Support the Donor Journeys Initiative.
Gen Xers and millennials with a high capacity for giving — whether from inherited or earned wealth — have unprecedented financial resources and big ideas for how to wield their financial power in new ways. They plan to disrupt the traditional world of charitable giving, and they want to do so now, not after they retire to a life of philanthropic leisure.
For several years, our Frey Foundation Chair for Family Philanthropy, Michael Moody, has teamed with Sharna Goldseker, founder of the consulting organization 21/64, on first-of-its-kind research on next gen donors. This work has resulted in several reports as well as the best-selling book, Generation Impact: How Next Gen Donors Are Revolutionizing Giving.
Book: Generation Impact
Research & Tools for Engaging Next Gen Donors
This collection is led by our Frey Foundation Chair for Family Philanthropy, Michael Moody. View original research, blog posts, articles, videos, and other resources on the topic of next generation donors.
Looking for more on family philanthropy?
We have to learn; and we have to be prepared to use what we learn to improve our programs, our giving, and how we measure change.
Philanthropic infrastructure organizations — like the Johnson Center — exist because of our sector’s deep desire to understand and strengthen the work we do so that we can advance our missions. That’s a goal we all share, and there are nonprofits, foundations, and donors everywhere who are committed to using learning for good.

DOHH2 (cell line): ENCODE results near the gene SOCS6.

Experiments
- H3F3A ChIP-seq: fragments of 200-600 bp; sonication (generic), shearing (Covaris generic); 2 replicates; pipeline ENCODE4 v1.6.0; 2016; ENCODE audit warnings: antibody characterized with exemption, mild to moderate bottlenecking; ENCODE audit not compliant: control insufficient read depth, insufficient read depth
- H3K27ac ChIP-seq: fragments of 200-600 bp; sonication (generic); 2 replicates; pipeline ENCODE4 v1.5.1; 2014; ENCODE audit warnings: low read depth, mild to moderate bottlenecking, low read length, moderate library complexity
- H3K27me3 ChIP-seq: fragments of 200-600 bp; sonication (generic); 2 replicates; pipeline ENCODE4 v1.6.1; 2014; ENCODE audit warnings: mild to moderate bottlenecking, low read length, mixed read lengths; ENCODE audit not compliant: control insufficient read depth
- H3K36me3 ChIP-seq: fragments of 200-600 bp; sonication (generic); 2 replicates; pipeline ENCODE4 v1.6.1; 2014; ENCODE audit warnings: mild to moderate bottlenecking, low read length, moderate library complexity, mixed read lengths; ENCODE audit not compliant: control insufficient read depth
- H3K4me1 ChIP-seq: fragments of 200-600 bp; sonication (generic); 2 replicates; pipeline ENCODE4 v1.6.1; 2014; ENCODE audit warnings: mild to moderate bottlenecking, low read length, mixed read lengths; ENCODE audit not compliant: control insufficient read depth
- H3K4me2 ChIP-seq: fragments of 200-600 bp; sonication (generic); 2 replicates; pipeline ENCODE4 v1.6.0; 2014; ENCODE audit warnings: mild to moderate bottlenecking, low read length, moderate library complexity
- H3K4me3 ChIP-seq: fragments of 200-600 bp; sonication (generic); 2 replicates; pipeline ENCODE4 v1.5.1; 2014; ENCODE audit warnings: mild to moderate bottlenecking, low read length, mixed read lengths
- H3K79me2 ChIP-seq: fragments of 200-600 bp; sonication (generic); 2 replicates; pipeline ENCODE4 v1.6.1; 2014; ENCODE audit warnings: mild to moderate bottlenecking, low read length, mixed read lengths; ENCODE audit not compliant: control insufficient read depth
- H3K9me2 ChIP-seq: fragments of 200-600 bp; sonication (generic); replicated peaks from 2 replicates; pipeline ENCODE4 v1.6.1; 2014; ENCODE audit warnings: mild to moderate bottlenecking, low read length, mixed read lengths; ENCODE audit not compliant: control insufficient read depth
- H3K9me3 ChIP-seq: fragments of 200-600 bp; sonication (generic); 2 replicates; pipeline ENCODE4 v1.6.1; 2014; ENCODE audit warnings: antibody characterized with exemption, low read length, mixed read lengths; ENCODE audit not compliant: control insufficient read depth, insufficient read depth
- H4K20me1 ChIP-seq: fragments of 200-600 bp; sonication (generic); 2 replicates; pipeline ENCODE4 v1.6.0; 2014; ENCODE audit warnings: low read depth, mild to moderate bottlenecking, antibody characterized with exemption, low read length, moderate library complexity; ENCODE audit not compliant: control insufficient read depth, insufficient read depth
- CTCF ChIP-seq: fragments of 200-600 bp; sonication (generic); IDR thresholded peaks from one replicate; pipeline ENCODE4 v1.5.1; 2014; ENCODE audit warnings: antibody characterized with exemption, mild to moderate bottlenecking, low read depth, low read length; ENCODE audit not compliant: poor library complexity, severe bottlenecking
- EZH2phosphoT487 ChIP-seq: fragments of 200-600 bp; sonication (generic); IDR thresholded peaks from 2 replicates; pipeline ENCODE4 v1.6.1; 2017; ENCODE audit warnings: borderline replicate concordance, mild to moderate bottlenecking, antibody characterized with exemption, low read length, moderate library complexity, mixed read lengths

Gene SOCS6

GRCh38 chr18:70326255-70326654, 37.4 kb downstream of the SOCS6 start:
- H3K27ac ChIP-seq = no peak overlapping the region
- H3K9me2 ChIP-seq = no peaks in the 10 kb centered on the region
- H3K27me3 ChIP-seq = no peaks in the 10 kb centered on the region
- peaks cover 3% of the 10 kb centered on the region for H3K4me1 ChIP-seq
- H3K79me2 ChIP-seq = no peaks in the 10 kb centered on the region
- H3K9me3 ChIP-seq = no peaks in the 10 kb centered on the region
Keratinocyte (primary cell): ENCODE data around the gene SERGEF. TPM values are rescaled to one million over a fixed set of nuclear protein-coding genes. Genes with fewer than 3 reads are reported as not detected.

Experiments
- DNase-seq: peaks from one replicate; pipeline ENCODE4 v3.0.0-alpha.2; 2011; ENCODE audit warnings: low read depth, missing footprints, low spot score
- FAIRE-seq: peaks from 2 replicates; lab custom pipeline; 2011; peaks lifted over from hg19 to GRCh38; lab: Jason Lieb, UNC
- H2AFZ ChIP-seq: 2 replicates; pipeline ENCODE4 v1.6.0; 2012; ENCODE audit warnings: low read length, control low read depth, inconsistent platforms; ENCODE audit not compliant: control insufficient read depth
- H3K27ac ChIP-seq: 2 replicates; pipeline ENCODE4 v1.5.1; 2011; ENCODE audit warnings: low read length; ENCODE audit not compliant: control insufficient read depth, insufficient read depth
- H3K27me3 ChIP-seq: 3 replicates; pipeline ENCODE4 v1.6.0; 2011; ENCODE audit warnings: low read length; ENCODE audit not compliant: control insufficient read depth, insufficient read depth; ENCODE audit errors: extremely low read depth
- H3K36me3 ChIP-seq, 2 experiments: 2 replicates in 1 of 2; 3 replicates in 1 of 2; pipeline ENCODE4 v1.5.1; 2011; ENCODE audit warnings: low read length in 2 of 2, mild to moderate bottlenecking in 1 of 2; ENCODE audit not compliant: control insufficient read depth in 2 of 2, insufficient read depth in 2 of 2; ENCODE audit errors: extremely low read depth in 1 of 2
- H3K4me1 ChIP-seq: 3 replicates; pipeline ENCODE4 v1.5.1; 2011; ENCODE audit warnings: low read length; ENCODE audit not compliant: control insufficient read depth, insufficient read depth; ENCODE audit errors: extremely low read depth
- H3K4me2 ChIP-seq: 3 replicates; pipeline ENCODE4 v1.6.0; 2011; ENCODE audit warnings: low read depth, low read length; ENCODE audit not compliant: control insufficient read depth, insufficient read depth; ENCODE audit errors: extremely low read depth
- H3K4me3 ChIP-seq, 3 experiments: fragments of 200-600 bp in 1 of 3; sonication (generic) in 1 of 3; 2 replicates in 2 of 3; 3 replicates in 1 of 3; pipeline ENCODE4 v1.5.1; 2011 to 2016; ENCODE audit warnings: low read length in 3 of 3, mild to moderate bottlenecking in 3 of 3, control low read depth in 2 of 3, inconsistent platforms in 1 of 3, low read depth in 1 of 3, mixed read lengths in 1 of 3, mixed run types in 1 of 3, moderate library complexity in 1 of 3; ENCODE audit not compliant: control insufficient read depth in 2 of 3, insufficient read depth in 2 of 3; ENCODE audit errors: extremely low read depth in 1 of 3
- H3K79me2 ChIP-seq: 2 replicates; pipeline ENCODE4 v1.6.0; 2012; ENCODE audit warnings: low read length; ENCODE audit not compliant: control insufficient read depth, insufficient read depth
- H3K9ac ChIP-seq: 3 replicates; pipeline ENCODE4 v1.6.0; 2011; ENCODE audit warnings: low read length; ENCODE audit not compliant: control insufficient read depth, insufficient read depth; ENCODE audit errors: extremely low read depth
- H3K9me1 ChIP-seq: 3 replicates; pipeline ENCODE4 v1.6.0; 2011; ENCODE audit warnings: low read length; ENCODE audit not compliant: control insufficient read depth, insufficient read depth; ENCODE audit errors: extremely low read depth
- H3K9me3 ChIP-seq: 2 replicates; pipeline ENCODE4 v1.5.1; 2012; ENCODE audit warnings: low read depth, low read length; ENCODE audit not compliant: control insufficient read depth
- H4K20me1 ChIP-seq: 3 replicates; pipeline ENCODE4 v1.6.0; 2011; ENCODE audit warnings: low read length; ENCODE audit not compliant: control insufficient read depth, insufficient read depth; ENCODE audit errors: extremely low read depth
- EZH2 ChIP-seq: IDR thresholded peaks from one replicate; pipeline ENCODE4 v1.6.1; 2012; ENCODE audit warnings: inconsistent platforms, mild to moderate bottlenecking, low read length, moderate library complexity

In this collection, we present content that considers the value and practice of learning in philanthropy.
Learning for Good
The resources in this collection are designed to support organizational and personal learning in philanthropy. They represent the perspectives and expertise of diverse voices and organizations across the field.
GRAND VALLEY STATE UNIVERSITY
Degree Programs in Philanthropy
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The Johnson Center has deep roots in West Michigan, where we have lived and worked since our founding in 1992. This collection includes blogs from local authors, region-specific reports and tools, and projects to support thriving neighborhoods.
West Michigan: At work in our neighborhood
RESOURCES & TOOLS
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The Johnson Center conducted its first community-wide survey, the Greater Grand Rapids Community Survey, in 2001. Since then, collaborations with numerous community partners and updates in methodology led to VoiceKent, a paper and online survey last conducted in 2017 about residents’ views and experiences related to health and well-being, discrimination and inclusion, and overall quality of life in Kent County.
Launched at the Johnson Center in 2009, The Foundation Review is the nation’s first peer-reviewed journal of philanthropy, written by and for foundation staff, boards, and those who work with them.
With a combination of rigorous research and accessible writing, journal content can help you and your team put new ideas and good practices to work for more effective philanthropy. Members of the Editorial Advisory Board are experts in grantmaking and program evaluation.
The journal is indexed in SCOPUS and the Web of Science Emerging Sources Citation Index, and is housed on ScholarWorks, an external research and scholarly content site and service of the Grand Valley State University Libraries.